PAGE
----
College Dining Halls
One good thing (look at me, finding a silver lining and all) about dining halls is that the food is sold to you without packaging (I try not to think about all of the plastic waste that results from the kitchens) for the main courses. I try really hard to not buy any of the ‘grab-n-go’ items that are packaged in plastic. Sometimes I will grab a drink in a glass bottle or a Clif bar (see below) and I’ve yet to rid my usage of paper napkins.
So as much as I hate to admit this, books do have quite an eco impact and they can add to the general clutter of your living space (although, do they really count as clutter if you love them like children?). This semester, I have been using the local library to borrow books--for leisure and school. It has saved me tons of money on school books and for my leisure books it allows me to know if I like a book enough to purchase it to have and to hold. Plus, the fleeting time you have with a book makes you appreciate all the more with the time you have. Ignore that sentence, I am just rambling and don’t even really know what is going on.
One of the reasons that I call my lifestyle low waste and not zero waste is because Clif bars are my weakness. They are DELICIOUS and VEGAN and CONVENIENT and just overall add to Things That Are Good In LifeTM. It is actually a bit ridiculous how many clif bars I consume now that I am reflecting upon this... ANYHOW, the point IS is that you can actually recycle the wrappers over at Terracycle, as well as a myriad of other packaging that no one really knows what to do with, besides contributing it to the massive piles of garbage from this consumerism-driven-society-that-ruins-every-green-place-in-this-world.
I am lucky to live in a place that has city-wide composting (go you, Portland!), but if you don’t have this privilege, then make your own compost bins and smile because you are making a difference for this wonderful planet!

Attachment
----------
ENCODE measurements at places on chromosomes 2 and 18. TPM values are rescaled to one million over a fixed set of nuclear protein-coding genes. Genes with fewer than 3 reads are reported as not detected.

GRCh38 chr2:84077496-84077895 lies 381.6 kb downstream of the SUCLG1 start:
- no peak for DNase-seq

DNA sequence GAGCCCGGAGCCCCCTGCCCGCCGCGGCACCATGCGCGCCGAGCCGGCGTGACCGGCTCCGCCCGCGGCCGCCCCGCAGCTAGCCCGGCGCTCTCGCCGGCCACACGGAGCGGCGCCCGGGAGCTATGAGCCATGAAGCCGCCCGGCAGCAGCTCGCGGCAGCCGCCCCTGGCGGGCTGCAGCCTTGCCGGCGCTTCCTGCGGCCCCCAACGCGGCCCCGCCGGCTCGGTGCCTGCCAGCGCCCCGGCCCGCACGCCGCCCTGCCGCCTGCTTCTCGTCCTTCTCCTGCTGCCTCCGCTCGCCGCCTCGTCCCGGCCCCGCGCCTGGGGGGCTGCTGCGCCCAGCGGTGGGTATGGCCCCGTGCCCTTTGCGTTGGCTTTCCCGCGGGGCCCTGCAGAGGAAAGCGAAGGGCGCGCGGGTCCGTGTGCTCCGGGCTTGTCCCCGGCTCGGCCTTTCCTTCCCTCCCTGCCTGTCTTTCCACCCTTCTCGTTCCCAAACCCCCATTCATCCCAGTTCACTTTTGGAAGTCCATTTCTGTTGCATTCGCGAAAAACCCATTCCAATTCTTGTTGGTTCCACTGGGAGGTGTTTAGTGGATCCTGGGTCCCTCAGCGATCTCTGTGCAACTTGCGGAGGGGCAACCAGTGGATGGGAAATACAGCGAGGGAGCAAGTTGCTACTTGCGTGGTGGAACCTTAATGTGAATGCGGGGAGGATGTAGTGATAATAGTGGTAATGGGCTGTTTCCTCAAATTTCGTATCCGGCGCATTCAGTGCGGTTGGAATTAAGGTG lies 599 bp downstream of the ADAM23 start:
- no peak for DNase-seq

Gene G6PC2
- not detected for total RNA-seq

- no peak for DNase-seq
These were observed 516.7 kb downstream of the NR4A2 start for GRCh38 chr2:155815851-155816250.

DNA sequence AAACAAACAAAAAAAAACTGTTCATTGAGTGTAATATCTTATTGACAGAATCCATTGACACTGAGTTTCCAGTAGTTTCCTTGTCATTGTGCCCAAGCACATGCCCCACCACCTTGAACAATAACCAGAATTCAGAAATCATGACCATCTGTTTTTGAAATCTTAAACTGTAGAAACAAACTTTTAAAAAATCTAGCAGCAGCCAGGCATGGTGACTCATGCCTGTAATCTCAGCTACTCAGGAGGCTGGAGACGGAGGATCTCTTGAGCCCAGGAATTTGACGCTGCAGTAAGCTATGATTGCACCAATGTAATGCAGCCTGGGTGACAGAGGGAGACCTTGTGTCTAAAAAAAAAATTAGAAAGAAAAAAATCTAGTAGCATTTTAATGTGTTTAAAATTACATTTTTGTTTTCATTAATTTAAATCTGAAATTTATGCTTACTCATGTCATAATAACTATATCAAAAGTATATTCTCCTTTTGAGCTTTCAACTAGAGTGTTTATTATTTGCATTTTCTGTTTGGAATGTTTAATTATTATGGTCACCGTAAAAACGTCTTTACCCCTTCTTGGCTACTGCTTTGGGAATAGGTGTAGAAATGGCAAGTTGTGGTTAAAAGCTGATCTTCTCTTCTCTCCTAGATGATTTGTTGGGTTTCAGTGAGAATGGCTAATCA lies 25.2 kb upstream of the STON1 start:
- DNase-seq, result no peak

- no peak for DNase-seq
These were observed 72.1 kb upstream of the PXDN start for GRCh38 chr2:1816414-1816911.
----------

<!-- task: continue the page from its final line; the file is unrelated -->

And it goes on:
Bulk Grocery Shopping
Bring your containers/bags/jars and get to your nearest store with a bulk section. Even more and more ‘regular’ grocery stores are starting to have bulk sections. Bonus: going into a grocery store and refusing to buy anything with packaging forces you to be healthy. Although, I’ve still managed to find bulk chocolate chips…and we all know how that goes.
As I am a first-year student, I live in a dorm. Among many other things (kitchen cleanliness anyone?) the paper towel waste in the bathroom is something that really bothers me. My environmental club, Greenboard, is trying to get campus-wide paper towel composting and/or switch to real towels, but in the meantime I either use my clothes as a towel or make sure I take the paper towels I use to the compost bin nearby in the kitchen. Portland allows for paper towels to be composted, but definitely check with whatever system you are using to be sure that this is okay. Or just use a regular towel--bonus points: this might help with making your dorm seem less like a prison and more like a home as well.
That’s all I have for now folks. Sometimes it’s hard to live a low waste life and you have to make some compromises, but let’s just remember that by implementing earth-friendly habits we do make a difference, no matter how small it may outwardly seem! We are keeping plastic out of the oceans and coffee cups out of the landfills and helping the animals and the wild places and I suppose the human race by default. If we stick together, together we can do something big!